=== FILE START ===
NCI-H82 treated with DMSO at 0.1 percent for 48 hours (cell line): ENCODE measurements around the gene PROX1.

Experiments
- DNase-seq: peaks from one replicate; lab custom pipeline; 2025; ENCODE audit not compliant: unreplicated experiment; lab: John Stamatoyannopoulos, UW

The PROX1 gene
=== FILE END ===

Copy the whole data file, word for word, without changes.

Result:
NCI-H82 treated with DMSO at 0.1 percent for 48 hours (cell line): ENCODE measurements around the gene PROX1.

Experiments
- DNase-seq: peaks from one replicate; lab custom pipeline; 2025; ENCODE audit not compliant: unreplicated experiment; lab: John Stamatoyannopoulos, UW

The PROX1 gene